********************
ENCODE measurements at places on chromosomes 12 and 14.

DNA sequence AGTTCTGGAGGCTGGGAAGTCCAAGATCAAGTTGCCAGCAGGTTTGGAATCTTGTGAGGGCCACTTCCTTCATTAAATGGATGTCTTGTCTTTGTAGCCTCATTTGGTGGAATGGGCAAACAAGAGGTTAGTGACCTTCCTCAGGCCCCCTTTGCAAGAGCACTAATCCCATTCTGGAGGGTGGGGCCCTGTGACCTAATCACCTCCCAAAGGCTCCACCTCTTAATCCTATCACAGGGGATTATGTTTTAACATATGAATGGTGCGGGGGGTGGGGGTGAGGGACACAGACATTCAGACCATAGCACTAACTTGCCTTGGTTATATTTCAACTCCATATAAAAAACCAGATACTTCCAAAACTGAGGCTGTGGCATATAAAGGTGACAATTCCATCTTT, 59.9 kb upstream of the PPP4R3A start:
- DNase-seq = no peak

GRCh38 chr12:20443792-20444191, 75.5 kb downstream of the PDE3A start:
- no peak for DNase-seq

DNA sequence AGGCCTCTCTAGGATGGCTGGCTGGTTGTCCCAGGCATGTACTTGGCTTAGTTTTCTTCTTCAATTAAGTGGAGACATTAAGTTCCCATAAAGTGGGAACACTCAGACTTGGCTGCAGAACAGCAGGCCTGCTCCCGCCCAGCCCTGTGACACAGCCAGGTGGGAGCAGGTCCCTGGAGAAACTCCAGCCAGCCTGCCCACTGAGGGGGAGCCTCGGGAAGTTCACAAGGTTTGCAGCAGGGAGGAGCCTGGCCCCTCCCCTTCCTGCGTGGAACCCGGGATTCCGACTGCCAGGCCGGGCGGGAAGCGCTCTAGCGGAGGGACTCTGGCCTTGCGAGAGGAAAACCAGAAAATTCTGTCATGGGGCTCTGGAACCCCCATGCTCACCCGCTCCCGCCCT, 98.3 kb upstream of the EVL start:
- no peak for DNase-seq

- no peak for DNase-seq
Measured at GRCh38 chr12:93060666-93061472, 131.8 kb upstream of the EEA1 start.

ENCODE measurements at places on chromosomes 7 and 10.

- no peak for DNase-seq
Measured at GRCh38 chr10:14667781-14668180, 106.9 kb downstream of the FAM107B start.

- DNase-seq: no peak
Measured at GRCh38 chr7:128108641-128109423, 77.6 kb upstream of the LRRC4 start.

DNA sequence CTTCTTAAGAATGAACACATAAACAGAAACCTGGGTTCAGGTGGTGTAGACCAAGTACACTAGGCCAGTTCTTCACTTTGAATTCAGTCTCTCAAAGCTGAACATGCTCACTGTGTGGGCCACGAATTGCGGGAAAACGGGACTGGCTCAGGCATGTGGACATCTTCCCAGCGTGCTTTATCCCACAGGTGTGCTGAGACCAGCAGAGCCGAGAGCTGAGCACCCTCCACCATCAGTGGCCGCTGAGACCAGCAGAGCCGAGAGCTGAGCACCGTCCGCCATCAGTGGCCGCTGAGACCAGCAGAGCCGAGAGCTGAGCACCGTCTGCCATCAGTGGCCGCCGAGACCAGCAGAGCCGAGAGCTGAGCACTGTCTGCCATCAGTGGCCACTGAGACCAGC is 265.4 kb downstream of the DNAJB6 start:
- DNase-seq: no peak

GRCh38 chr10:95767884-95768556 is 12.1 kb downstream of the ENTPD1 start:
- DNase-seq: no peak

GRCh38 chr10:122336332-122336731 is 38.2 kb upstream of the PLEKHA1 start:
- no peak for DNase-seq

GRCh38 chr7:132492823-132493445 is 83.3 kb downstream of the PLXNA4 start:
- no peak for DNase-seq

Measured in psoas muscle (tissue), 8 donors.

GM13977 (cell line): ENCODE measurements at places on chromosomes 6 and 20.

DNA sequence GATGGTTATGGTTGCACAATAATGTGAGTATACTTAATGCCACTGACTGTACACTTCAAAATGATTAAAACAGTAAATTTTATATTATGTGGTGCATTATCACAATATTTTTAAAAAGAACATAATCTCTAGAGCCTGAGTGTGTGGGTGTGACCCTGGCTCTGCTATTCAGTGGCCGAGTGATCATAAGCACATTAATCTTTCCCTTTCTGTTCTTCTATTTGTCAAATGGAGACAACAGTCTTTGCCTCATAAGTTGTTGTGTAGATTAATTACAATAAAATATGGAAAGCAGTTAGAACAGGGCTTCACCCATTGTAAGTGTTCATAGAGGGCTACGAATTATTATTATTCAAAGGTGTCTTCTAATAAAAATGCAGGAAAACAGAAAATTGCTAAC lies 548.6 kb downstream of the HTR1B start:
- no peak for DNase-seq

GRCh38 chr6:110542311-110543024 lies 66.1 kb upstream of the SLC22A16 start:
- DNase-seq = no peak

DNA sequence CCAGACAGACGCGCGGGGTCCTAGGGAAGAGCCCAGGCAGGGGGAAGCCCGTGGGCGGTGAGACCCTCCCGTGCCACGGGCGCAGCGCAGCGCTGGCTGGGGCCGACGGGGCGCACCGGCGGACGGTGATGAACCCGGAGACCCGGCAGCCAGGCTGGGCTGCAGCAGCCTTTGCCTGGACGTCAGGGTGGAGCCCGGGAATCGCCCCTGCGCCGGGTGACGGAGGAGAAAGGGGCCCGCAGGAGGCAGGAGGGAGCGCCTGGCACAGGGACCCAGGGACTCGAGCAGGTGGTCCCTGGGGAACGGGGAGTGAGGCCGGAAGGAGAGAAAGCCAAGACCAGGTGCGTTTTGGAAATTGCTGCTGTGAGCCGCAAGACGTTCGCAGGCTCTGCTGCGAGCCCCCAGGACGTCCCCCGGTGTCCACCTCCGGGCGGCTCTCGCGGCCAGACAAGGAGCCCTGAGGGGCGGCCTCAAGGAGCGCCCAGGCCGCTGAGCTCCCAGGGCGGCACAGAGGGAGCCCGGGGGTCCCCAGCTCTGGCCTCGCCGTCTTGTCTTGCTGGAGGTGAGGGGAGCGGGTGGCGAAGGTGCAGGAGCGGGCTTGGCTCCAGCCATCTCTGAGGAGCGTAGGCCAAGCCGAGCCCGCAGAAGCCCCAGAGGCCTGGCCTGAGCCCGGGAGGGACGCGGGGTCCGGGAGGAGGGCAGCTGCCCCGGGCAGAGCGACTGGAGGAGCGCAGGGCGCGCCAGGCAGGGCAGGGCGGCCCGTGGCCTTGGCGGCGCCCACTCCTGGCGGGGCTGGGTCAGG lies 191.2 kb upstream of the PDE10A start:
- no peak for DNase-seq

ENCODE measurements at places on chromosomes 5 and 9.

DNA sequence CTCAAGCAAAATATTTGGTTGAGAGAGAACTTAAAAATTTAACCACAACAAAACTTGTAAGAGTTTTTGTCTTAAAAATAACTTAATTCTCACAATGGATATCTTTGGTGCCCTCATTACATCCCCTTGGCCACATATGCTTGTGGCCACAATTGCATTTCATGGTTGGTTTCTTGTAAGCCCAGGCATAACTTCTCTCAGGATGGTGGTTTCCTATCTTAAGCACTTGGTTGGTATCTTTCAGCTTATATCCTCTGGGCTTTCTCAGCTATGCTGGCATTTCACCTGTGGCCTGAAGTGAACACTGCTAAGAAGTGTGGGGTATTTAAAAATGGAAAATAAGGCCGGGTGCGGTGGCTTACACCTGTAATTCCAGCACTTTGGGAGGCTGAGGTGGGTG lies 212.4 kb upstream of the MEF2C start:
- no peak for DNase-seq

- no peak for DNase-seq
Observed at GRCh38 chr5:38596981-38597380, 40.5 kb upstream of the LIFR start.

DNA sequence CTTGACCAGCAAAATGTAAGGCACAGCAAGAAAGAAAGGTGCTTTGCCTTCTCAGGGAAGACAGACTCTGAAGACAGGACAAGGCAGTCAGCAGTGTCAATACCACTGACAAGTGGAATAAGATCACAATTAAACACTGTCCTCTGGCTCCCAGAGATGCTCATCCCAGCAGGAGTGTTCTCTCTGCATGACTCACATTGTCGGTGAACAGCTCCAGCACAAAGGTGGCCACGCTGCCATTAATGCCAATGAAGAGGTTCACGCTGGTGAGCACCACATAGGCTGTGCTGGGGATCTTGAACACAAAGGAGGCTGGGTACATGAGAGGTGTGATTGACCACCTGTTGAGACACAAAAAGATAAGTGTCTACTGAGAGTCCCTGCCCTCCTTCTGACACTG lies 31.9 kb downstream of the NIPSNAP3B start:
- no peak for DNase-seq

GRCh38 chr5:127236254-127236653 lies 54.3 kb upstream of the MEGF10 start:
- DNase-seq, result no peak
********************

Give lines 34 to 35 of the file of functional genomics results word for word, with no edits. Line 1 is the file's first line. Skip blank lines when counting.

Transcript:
- no peak for DNase-seq
Observed at GRCh38 chr5:38596981-38597380, 40.5 kb upstream of the LIFR start.